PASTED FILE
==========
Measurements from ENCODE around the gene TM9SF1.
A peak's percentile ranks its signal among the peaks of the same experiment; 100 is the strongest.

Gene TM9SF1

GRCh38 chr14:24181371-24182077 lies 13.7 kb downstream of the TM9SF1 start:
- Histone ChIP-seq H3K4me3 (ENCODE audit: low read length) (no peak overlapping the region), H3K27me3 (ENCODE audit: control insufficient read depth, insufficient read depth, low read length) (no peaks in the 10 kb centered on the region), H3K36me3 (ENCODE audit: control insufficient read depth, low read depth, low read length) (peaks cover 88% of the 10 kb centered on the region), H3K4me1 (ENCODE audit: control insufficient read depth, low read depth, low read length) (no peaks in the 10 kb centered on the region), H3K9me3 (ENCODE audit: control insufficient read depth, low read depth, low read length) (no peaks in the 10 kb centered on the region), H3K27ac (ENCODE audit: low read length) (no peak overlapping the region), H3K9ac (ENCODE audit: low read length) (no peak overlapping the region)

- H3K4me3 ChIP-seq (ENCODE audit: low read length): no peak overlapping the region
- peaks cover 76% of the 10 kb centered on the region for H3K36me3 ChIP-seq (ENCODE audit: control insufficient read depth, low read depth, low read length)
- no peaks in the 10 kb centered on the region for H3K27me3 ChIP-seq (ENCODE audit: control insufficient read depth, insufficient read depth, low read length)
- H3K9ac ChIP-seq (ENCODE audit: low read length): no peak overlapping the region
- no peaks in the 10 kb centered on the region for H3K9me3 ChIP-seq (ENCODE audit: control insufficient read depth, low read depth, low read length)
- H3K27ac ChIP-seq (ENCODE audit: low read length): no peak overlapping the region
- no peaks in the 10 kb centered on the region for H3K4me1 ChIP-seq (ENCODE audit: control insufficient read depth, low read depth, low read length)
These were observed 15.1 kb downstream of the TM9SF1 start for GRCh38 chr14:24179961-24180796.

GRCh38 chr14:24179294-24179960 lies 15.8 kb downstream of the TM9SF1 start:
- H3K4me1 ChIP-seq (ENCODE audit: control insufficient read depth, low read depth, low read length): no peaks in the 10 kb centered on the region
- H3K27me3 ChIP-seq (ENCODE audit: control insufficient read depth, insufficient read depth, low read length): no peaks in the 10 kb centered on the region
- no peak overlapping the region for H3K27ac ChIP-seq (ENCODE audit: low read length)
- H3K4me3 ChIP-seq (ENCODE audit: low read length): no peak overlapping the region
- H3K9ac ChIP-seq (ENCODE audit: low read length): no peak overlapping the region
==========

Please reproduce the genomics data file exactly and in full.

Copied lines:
Measurements from ENCODE around the gene TM9SF1.
A peak's percentile ranks its signal among the peaks of the same experiment; 100 is the strongest.

Gene TM9SF1

GRCh38 chr14:24181371-24182077 lies 13.7 kb downstream of the TM9SF1 start:
- Histone ChIP-seq H3K4me3 (ENCODE audit: low read length) (no peak overlapping the region), H3K27me3 (ENCODE audit: control insufficient read depth, insufficient read depth, low read length) (no peaks in the 10 kb centered on the region), H3K36me3 (ENCODE audit: control insufficient read depth, low read depth, low read length) (peaks cover 88% of the 10 kb centered on the region), H3K4me1 (ENCODE audit: control insufficient read depth, low read depth, low read length) (no peaks in the 10 kb centered on the region), H3K9me3 (ENCODE audit: control insufficient read depth, low read depth, low read length) (no peaks in the 10 kb centered on the region), H3K27ac (ENCODE audit: low read length) (no peak overlapping the region), H3K9ac (ENCODE audit: low read length) (no peak overlapping the region)

- H3K4me3 ChIP-seq (ENCODE audit: low read length): no peak overlapping the region
- peaks cover 76% of the 10 kb centered on the region for H3K36me3 ChIP-seq (ENCODE audit: control insufficient read depth, low read depth, low read length)
- no peaks in the 10 kb centered on the region for H3K27me3 ChIP-seq (ENCODE audit: control insufficient read depth, insufficient read depth, low read length)
- H3K9ac ChIP-seq (ENCODE audit: low read length): no peak overlapping the region
- no peaks in the 10 kb centered on the region for H3K9me3 ChIP-seq (ENCODE audit: control insufficient read depth, low read depth, low read length)
- H3K27ac ChIP-seq (ENCODE audit: low read length): no peak overlapping the region
- no peaks in the 10 kb centered on the region for H3K4me1 ChIP-seq (ENCODE audit: control insufficient read depth, low read depth, low read length)
These were observed 15.1 kb downstream of the TM9SF1 start for GRCh38 chr14:24179961-24180796.

GRCh38 chr14:24179294-24179960 lies 15.8 kb downstream of the TM9SF1 start:
- H3K4me1 ChIP-seq (ENCODE audit: control insufficient read depth, low read depth, low read length): no peaks in the 10 kb centered on the region
- H3K27me3 ChIP-seq (ENCODE audit: control insufficient read depth, insufficient read depth, low read length): no peaks in the 10 kb centered on the region
- no peak overlapping the region for H3K27ac ChIP-seq (ENCODE audit: low read length)
- H3K4me3 ChIP-seq (ENCODE audit: low read length): no peak overlapping the region
- H3K9ac ChIP-seq (ENCODE audit: low read length): no peak overlapping the region